Sales is a people game.
Conversations, collaboration, discussion, partnership, and yep, even disagreement—it’s all part of making it in this industry.
But for some, the social aspects of the job can be draining. And that spells out serious problems for earning potential, career trajectory, and professional success.
If you’re a rep that leans more towards introversion than extroversion, you might feel like a fish out of water. But with a little bit of work, you can train yourself to become more of a social butterfly. And in doing so, you can unlock all the sales benefits that come with this personality trait.
Today we’re looking at how to be more extroverted. What does it mean? What are the benefits? And most importantly, how do you do it? We’re tackling all that and more.
And by the end, you’ll walk away with a handful of actionable techniques you can use to boost your extroversion.
Sound good? Let’s go.
What Is an Extrovert?
Before we dive into how to be more extroverted, we need to agree on what that means. And that requires coming up with an extroversion definition.
Extroversion – The personality trait of being energized and gratified by interacting with others.
First introduced by Carl Gustav young in the early 1900s, this trait was originally meant to describe personalities that focus energy on interacting with the outer world (as opposed to the inner world).
But these days, people use the term to describe social interactions, not necessarily the “outer world” as a whole.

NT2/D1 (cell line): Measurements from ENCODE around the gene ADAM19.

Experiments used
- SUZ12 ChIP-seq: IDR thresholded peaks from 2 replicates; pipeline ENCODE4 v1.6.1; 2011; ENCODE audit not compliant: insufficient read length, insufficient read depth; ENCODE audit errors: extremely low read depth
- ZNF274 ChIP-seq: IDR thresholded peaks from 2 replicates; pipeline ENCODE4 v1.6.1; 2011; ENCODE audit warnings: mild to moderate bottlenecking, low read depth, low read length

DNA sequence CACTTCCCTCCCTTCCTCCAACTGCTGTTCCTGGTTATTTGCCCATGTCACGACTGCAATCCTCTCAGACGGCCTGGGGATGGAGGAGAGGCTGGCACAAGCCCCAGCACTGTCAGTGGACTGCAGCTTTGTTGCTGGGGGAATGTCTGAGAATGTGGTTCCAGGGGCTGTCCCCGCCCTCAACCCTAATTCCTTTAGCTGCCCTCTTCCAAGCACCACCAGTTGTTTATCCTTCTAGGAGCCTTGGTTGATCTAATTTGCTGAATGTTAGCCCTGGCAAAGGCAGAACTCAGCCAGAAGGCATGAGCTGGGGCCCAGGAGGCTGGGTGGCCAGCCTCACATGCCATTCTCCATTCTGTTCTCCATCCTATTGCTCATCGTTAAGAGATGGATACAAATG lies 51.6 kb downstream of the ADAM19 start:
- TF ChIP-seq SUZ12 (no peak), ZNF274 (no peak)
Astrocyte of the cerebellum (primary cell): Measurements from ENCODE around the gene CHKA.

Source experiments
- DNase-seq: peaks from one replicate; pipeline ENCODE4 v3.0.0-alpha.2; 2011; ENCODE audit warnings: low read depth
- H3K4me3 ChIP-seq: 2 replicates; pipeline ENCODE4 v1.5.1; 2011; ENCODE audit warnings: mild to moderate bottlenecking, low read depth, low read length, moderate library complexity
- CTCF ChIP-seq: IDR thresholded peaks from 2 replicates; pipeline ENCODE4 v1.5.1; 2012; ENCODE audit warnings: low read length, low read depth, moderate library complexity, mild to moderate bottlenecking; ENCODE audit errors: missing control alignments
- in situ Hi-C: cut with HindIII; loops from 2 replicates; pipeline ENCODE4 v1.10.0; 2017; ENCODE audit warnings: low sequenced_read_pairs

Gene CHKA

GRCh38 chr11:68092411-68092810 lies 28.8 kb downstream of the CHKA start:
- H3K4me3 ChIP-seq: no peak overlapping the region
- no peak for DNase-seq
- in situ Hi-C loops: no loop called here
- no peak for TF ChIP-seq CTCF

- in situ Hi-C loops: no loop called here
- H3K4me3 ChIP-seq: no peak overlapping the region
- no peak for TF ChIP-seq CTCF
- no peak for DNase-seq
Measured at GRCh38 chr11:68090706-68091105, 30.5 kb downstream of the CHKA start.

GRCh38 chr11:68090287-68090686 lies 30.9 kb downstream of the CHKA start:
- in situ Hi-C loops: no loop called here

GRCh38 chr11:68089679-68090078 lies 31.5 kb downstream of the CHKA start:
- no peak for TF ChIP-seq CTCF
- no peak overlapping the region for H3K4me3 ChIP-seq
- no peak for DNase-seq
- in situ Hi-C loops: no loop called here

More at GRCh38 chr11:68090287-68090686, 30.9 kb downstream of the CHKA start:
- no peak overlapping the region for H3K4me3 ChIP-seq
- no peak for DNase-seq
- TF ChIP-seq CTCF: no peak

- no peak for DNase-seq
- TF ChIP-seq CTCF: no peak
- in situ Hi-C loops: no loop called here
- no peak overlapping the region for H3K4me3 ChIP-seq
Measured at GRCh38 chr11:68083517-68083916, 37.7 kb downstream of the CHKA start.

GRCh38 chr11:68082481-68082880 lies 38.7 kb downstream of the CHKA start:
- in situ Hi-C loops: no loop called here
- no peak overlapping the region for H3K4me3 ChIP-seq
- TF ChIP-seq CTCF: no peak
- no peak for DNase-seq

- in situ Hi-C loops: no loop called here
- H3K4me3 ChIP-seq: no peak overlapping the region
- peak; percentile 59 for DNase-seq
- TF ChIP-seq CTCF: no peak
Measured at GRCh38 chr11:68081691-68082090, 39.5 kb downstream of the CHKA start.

Examples of Extroversion
So, what does an extrovert look like?
An extrovert will usually:
- Seek out and enjoy social interactions with others.
- Thrive in large groups of people.
- Think out loud.
- Enjoy working in teams.
- Be more forthcoming with personal information.
- Strike up conversations with friends, family members, and even total strangers.
- Be friendly and approachable.
It’s important to remember that extroversion is not necessarily arrogance. While arrogance is a need to tell others about how great you are, extroversion just describes how energized you feel while interacting with others.
“Every sales professional wants to be just south of arrogance. You don’t actively go out there to be arrogant. You just drop below it and just create that presence and that aura which says, “I’m here to do a job. I’m a sales professional. I’m here to make my company money, and I’ll make you some money too.” – Interview with Matt Sykes, Sales Trainer, Host, & Podcase Host
What Is an Introvert?
Now that we have a handle on what extroversion is, let’s talk about introversion.
Remember how we defined extroversion as being energized by interacting with others? Well, introversion is just the opposite.
Introversion – The personality trait of being energized by and focusing on internal emotions, feelings, and thoughts.
Introverts feel at their best when they’re alone. And they will need to spend some time solo after social engagements in order to reenergize.
It’s estimated that people who are mostly introverted make up about 25% to 40% of the population. However, different cultures value extroverted and introverted traits differently. And as such, that number tends to fluctuate wildly across cultures.
Examples of Introversion
So, what does an introvert look like?
An introvert will usually:
- Get satisfaction from individual activities over social ones.
- Prefer smaller groups of tightly knit people.
- Think before speaking.
- Like solo projects.
- Be more reserved with personal information.
- Like to learn by watching.
- Be drawn to jobs that involve independence.